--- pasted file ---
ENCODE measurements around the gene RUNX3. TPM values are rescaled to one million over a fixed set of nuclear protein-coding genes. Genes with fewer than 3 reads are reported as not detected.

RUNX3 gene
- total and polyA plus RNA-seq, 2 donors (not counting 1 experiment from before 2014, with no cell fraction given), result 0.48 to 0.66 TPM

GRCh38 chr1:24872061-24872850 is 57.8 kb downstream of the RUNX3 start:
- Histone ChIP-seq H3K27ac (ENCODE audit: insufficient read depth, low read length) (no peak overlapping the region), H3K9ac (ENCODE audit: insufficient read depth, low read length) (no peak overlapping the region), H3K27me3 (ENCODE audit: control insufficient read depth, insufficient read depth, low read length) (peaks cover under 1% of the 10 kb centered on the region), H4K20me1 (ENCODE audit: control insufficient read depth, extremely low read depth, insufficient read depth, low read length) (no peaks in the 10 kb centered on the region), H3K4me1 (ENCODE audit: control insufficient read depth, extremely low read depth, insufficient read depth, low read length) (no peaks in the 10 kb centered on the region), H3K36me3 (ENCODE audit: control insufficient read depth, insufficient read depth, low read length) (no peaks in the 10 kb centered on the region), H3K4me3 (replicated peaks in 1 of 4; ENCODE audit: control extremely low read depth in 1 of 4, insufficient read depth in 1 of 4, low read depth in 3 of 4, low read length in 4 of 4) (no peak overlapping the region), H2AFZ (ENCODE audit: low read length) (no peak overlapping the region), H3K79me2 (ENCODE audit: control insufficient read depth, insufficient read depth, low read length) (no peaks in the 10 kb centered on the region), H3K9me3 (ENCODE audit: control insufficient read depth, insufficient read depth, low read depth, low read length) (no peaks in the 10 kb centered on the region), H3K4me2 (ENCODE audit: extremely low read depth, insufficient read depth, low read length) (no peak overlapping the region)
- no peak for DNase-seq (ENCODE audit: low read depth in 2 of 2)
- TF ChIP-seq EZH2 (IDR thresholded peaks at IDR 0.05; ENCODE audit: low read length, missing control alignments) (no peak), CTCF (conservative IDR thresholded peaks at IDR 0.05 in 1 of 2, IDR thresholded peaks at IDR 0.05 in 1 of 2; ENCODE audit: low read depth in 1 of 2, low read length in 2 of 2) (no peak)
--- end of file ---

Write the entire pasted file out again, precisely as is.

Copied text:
ENCODE measurements around the gene RUNX3. TPM values are rescaled to one million over a fixed set of nuclear protein-coding genes. Genes with fewer than 3 reads are reported as not detected.

RUNX3 gene
- total and polyA plus RNA-seq, 2 donors (not counting 1 experiment from before 2014, with no cell fraction given), result 0.48 to 0.66 TPM

GRCh38 chr1:24872061-24872850 is 57.8 kb downstream of the RUNX3 start:
- Histone ChIP-seq H3K27ac (ENCODE audit: insufficient read depth, low read length) (no peak overlapping the region), H3K9ac (ENCODE audit: insufficient read depth, low read length) (no peak overlapping the region), H3K27me3 (ENCODE audit: control insufficient read depth, insufficient read depth, low read length) (peaks cover under 1% of the 10 kb centered on the region), H4K20me1 (ENCODE audit: control insufficient read depth, extremely low read depth, insufficient read depth, low read length) (no peaks in the 10 kb centered on the region), H3K4me1 (ENCODE audit: control insufficient read depth, extremely low read depth, insufficient read depth, low read length) (no peaks in the 10 kb centered on the region), H3K36me3 (ENCODE audit: control insufficient read depth, insufficient read depth, low read length) (no peaks in the 10 kb centered on the region), H3K4me3 (replicated peaks in 1 of 4; ENCODE audit: control extremely low read depth in 1 of 4, insufficient read depth in 1 of 4, low read depth in 3 of 4, low read length in 4 of 4) (no peak overlapping the region), H2AFZ (ENCODE audit: low read length) (no peak overlapping the region), H3K79me2 (ENCODE audit: control insufficient read depth, insufficient read depth, low read length) (no peaks in the 10 kb centered on the region), H3K9me3 (ENCODE audit: control insufficient read depth, insufficient read depth, low read depth, low read length) (no peaks in the 10 kb centered on the region), H3K4me2 (ENCODE audit: extremely low read depth, insufficient read depth, low read length) (no peak overlapping the region)
- no peak for DNase-seq (ENCODE audit: low read depth in 2 of 2)
- TF ChIP-seq EZH2 (IDR thresholded peaks at IDR 0.05; ENCODE audit: low read length, missing control alignments) (no peak), CTCF (conservative IDR thresholded peaks at IDR 0.05 in 1 of 2, IDR thresholded peaks at IDR 0.05 in 1 of 2; ENCODE audit: low read depth in 1 of 2, low read length in 2 of 2) (no peak)